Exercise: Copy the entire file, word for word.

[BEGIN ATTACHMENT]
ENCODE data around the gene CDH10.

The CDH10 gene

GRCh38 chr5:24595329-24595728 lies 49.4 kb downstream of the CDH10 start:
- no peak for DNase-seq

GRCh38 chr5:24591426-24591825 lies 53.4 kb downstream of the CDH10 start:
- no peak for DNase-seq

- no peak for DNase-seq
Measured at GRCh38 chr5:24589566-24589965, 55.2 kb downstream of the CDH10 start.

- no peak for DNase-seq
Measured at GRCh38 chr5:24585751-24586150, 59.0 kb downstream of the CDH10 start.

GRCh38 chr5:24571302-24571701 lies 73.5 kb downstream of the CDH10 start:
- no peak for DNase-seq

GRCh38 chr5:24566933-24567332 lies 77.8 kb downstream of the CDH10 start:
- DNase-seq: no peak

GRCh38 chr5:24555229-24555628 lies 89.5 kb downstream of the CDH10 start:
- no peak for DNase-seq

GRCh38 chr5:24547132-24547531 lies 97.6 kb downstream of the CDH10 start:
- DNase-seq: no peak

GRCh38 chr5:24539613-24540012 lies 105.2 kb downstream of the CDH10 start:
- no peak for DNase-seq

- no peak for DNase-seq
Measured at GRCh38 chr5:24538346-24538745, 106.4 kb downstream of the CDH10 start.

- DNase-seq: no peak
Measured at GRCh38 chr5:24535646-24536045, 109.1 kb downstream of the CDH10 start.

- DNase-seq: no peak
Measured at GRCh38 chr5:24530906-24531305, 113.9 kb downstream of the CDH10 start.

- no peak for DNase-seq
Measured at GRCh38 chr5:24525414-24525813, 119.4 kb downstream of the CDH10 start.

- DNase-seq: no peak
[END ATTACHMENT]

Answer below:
ENCODE data around the gene CDH10.

The CDH10 gene

GRCh38 chr5:24595329-24595728 lies 49.4 kb downstream of the CDH10 start:
- no peak for DNase-seq

GRCh38 chr5:24591426-24591825 lies 53.4 kb downstream of the CDH10 start:
- no peak for DNase-seq

- no peak for DNase-seq
Measured at GRCh38 chr5:24589566-24589965, 55.2 kb downstream of the CDH10 start.

- no peak for DNase-seq
Measured at GRCh38 chr5:24585751-24586150, 59.0 kb downstream of the CDH10 start.

GRCh38 chr5:24571302-24571701 lies 73.5 kb downstream of the CDH10 start:
- no peak for DNase-seq

GRCh38 chr5:24566933-24567332 lies 77.8 kb downstream of the CDH10 start:
- DNase-seq: no peak

GRCh38 chr5:24555229-24555628 lies 89.5 kb downstream of the CDH10 start:
- no peak for DNase-seq

GRCh38 chr5:24547132-24547531 lies 97.6 kb downstream of the CDH10 start:
- DNase-seq: no peak

GRCh38 chr5:24539613-24540012 lies 105.2 kb downstream of the CDH10 start:
- no peak for DNase-seq

- no peak for DNase-seq
Measured at GRCh38 chr5:24538346-24538745, 106.4 kb downstream of the CDH10 start.

- DNase-seq: no peak
Measured at GRCh38 chr5:24535646-24536045, 109.1 kb downstream of the CDH10 start.

- DNase-seq: no peak
Measured at GRCh38 chr5:24530906-24531305, 113.9 kb downstream of the CDH10 start.

- no peak for DNase-seq
Measured at GRCh38 chr5:24525414-24525813, 119.4 kb downstream of the CDH10 start.

- DNase-seq: no peak